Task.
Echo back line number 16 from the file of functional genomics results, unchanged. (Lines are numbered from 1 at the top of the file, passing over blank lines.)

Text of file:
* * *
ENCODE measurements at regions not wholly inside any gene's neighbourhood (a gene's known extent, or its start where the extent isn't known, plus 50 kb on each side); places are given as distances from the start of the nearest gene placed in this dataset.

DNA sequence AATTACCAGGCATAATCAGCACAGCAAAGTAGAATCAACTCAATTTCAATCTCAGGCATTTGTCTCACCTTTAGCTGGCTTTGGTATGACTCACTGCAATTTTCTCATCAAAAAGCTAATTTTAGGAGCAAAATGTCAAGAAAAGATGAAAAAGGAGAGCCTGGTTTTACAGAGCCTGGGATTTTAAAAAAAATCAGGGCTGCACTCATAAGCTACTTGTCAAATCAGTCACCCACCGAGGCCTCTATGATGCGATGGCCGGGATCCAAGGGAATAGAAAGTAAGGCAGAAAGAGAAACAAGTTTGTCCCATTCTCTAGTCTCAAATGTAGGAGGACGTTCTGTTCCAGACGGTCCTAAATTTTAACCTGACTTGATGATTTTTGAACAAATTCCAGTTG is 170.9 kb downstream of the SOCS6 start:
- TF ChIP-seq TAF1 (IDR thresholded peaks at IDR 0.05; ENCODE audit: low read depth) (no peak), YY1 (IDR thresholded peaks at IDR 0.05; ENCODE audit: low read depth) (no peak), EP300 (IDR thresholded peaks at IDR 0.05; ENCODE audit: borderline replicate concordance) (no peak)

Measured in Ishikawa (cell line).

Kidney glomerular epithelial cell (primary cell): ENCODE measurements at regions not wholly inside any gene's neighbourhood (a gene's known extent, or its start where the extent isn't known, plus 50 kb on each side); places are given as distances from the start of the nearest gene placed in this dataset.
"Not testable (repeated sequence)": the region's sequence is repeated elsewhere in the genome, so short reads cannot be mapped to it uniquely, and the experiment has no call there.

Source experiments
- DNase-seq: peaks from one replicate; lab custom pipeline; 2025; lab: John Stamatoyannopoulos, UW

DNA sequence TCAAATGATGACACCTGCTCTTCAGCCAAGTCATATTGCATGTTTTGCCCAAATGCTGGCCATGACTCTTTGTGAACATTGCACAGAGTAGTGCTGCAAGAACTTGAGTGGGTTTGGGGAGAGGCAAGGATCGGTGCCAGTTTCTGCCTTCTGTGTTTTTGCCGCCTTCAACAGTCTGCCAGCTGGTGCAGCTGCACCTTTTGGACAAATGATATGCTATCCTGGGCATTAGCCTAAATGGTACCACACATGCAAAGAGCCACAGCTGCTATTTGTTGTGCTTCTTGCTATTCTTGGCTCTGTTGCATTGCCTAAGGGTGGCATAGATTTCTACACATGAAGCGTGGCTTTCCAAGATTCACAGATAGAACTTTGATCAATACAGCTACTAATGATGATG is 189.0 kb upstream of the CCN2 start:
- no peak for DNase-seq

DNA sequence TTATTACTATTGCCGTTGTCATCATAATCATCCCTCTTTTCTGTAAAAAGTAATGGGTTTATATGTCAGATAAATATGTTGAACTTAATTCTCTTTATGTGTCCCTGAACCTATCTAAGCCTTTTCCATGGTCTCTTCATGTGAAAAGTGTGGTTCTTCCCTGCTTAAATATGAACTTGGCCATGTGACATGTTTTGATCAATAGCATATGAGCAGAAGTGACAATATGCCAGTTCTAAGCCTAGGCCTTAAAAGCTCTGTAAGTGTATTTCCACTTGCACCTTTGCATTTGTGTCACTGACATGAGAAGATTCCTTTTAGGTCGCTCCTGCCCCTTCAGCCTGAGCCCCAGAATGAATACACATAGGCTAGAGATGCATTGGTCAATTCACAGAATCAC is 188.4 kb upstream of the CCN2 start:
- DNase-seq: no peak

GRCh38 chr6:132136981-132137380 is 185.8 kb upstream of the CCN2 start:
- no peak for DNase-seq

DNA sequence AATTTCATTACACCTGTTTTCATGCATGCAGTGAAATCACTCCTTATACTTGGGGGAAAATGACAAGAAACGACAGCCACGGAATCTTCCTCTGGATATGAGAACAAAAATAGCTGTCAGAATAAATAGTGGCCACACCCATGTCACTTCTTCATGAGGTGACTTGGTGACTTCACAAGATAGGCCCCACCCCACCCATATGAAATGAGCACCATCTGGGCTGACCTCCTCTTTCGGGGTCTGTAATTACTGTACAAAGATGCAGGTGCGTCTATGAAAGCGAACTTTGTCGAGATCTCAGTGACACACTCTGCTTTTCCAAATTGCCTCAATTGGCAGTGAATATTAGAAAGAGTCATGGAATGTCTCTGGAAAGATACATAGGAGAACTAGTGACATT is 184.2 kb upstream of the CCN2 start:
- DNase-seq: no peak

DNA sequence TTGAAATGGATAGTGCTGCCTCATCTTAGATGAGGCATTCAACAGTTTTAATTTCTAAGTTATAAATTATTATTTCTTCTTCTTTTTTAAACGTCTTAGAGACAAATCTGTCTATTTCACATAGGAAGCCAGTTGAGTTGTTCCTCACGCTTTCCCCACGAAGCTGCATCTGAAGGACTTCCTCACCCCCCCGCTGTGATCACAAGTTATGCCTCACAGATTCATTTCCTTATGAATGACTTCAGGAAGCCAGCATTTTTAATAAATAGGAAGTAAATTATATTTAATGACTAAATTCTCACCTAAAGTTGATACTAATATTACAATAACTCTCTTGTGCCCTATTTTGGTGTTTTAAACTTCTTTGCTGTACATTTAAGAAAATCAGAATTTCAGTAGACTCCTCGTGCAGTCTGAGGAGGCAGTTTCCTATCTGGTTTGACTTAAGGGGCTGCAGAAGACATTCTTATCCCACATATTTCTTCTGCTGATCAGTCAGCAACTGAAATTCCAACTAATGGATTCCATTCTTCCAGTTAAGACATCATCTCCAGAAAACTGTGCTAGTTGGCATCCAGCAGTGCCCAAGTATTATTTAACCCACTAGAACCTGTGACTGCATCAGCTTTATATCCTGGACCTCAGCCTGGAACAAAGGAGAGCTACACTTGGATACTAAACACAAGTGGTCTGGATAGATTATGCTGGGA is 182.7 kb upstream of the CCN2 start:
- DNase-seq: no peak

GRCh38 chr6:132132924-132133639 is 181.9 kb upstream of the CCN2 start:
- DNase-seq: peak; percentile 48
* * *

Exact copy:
- DNase-seq: no peak